Brazilian midfielder Oscar, making his first start, showed just why Chelsea splashed out 25 million pounds to sign him from Internacional when he scored twice in three first-half minutes at Stamford Bridge.
He was a touch fortunate in the 31st minute when his deflected shot beat Gianluigi Buffon but his second two minutes later was a sensational strike and a contender already for the competition's goal of the season.
Turning sharply, Oscar, 21, curled an unstoppable effort with his right foot into the top corner. That was as good as it got for the hosts.
After winning all six of their home Champions League games last season they looked set for another routine home win, but Juventus, who were always a threat, halved the deficit before the break when Arturo Vidal scored with a low drive.
Juve then silenced the home crowd 10 minutes from time when substitute Fabio Quagliarella beat the offside trap to make it 2-2 after John Obi Mikel lost possession trying to play the ball wide to Eden Hazard.
Claudio Marchisio stole in, and set up Quaglierella who kept his composure to turn and slot the equaliser past Petr Cech.
Chelsea coach Roberto Di Matteo rued a missed opportunity to make a winning start in a group also containing Shakhtar Donetsk and Nordsjaelland.
"We started well and it was great goal for Oscar. It was right to start him tonight, he played well tactically and the second goal was a wonderful goal," he said.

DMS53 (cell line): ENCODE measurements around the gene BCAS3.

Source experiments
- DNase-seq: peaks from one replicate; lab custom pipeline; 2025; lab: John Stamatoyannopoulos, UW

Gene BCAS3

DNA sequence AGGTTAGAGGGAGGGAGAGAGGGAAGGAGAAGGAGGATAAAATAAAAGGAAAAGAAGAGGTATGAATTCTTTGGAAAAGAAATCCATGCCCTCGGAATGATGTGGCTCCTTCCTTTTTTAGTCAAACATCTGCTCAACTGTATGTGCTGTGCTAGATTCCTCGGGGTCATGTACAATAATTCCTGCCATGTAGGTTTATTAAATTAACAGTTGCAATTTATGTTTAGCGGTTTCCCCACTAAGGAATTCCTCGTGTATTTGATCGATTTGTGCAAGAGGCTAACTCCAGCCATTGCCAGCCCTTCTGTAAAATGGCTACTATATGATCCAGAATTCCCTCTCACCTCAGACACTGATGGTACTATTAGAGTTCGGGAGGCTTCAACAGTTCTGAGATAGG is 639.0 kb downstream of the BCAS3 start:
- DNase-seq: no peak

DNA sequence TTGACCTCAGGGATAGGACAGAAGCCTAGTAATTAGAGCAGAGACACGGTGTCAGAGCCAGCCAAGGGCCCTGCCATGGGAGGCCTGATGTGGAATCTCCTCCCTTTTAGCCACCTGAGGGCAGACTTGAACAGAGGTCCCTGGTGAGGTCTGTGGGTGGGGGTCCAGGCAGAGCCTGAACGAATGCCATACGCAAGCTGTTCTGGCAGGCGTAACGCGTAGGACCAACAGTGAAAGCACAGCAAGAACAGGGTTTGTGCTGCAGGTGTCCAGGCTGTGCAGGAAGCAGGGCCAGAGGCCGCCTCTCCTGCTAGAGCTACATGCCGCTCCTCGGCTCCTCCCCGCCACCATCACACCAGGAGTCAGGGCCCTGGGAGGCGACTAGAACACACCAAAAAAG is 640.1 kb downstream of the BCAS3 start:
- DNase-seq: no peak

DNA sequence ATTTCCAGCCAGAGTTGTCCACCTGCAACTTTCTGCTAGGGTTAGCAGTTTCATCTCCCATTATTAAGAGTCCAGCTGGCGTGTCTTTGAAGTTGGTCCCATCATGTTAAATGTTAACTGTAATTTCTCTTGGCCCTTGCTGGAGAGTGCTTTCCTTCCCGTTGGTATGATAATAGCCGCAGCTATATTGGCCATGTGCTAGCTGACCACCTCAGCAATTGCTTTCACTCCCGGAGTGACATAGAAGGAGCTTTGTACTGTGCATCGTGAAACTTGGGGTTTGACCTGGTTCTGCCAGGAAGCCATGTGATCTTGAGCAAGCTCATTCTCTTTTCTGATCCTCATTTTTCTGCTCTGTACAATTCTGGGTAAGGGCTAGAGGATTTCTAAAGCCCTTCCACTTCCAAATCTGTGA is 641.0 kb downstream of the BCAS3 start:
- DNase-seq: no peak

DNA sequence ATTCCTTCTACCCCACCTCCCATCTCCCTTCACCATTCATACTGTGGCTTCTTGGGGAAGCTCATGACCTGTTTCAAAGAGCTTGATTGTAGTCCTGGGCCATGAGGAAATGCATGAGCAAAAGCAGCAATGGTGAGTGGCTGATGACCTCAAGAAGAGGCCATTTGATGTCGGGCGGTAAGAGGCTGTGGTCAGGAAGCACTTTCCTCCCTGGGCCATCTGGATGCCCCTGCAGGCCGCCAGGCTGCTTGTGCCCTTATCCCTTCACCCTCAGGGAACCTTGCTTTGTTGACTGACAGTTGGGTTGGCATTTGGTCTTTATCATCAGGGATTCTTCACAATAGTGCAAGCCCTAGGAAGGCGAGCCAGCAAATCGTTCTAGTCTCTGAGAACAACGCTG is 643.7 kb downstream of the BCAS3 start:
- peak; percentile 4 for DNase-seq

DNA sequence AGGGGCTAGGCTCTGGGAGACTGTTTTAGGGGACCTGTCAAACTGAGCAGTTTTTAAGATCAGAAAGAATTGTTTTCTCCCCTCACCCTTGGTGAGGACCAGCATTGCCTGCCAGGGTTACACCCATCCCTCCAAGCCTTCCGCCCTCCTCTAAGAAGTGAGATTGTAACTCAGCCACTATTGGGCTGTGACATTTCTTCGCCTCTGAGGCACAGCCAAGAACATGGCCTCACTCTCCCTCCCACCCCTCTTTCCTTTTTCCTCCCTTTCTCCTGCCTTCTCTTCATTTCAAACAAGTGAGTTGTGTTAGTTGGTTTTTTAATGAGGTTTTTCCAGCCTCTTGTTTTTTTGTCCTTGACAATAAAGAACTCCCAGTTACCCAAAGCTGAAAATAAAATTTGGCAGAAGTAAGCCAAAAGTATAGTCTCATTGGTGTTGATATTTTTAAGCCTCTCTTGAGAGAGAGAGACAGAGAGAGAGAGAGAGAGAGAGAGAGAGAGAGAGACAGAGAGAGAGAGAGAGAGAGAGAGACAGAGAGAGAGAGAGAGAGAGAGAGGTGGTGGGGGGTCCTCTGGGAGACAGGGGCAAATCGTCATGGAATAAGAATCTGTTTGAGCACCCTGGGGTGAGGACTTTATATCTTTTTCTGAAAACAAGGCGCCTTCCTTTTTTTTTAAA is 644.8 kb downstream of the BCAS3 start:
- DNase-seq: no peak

"But we feel disappointed and a little bit deflated. We were in a fantastic position to win the game and came away with only a draw. We should have closed the game and got the win.
"But Juventus are a first class side, they are very difficult to beat and they played very well tonight too."
Members of the British Armed Forces paraded the European Cup around the ground before Chelsea kicked off their bid to become the first club since AC Milan in 1989 and 1990 to win it in successive seasons.
Chelsea were up against a Juve side unbeaten in Serie A since the season before last but are playing without banned coach Antonio Conte in the dugout.
Conte, whose 10-month Italian ban for not reporting match-fixing now also includes Champions League matches, watched the match from the stands and saw his team, under his assistant Massimo Carrera, play some typically disciplined football to keep Chelsea pegged back for large spells of the game.
Carrera told reporters: "We showed some real fighting character tonight which is what this club is all about. It was a tough match, but we battled for the point and deserved it."
Quaglirella went close to winning it for Juve in the closing minute with a long range shot that clipped the Chelsea bar but in the end, a draw was a fair result for both sides.
While Oscar, who limped off after 75 minutes after a strong tackle from Leonardo Bonucci, caught the eye for the home side, Juve looked sharp coming forward too.
Mirko Vucinic was always a threat, though he should have done better with a clear shot at goal that he powered wide just before Chelsea opened the scoring.
Vidal and Marchisio also threatened in the second half, but Chelsea defended superbly - until the 80th minute - with David Luiz, Ashley Cole and John Terry all making important blocks and tackles.
Chelsea now know, if they did not before, just how hard it will be to retain their title at Wembley next May.
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